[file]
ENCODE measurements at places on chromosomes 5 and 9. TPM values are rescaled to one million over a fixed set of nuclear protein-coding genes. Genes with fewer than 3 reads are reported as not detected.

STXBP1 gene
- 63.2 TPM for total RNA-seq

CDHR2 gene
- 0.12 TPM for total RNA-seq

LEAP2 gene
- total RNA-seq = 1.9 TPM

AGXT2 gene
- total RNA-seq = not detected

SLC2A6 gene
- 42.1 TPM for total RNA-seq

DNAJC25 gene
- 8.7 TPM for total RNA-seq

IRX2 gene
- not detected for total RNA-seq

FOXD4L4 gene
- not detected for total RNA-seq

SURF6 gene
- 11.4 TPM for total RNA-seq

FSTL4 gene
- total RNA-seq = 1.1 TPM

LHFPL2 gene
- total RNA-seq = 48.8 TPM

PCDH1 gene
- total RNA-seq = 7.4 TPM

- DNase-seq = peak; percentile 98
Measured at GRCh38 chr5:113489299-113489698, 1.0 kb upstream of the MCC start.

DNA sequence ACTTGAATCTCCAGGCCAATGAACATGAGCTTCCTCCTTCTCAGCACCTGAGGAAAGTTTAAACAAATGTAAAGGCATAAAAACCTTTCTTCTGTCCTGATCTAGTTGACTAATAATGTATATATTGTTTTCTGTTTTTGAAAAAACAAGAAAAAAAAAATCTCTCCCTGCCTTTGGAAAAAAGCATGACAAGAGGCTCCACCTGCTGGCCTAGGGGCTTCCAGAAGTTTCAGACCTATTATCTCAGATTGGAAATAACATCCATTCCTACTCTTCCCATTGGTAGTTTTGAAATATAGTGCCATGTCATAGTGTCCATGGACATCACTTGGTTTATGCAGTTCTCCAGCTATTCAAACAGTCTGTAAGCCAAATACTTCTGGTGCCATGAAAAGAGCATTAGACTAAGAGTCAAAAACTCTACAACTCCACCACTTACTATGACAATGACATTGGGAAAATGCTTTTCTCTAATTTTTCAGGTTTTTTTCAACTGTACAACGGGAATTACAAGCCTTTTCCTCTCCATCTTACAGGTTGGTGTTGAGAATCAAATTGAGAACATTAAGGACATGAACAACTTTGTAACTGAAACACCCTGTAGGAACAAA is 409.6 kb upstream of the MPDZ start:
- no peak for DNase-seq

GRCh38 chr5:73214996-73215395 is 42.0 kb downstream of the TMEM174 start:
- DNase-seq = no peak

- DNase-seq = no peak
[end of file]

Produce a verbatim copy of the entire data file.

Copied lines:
ENCODE measurements at places on chromosomes 5 and 9. TPM values are rescaled to one million over a fixed set of nuclear protein-coding genes. Genes with fewer than 3 reads are reported as not detected.

STXBP1 gene
- 63.2 TPM for total RNA-seq

CDHR2 gene
- 0.12 TPM for total RNA-seq

LEAP2 gene
- total RNA-seq = 1.9 TPM

AGXT2 gene
- total RNA-seq = not detected

SLC2A6 gene
- 42.1 TPM for total RNA-seq

DNAJC25 gene
- 8.7 TPM for total RNA-seq

IRX2 gene
- not detected for total RNA-seq

FOXD4L4 gene
- not detected for total RNA-seq

SURF6 gene
- 11.4 TPM for total RNA-seq

FSTL4 gene
- total RNA-seq = 1.1 TPM

LHFPL2 gene
- total RNA-seq = 48.8 TPM

PCDH1 gene
- total RNA-seq = 7.4 TPM

- DNase-seq = peak; percentile 98
Measured at GRCh38 chr5:113489299-113489698, 1.0 kb upstream of the MCC start.

DNA sequence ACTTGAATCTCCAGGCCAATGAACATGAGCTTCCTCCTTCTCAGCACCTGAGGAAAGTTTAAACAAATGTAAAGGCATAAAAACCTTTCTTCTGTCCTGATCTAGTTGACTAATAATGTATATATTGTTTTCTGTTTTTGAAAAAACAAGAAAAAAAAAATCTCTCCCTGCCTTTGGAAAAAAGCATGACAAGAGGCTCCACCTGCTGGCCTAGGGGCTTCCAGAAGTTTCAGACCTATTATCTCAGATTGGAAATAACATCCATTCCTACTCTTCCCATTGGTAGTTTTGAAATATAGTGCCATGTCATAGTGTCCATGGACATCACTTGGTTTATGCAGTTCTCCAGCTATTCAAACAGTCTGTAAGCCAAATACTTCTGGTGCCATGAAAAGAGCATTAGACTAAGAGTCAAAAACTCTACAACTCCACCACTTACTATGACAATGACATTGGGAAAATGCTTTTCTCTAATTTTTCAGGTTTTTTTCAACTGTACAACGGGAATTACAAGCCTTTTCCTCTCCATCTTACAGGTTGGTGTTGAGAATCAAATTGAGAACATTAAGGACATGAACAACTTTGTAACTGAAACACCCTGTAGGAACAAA is 409.6 kb upstream of the MPDZ start:
- no peak for DNase-seq

GRCh38 chr5:73214996-73215395 is 42.0 kb downstream of the TMEM174 start:
- DNase-seq = no peak

- DNase-seq = no peak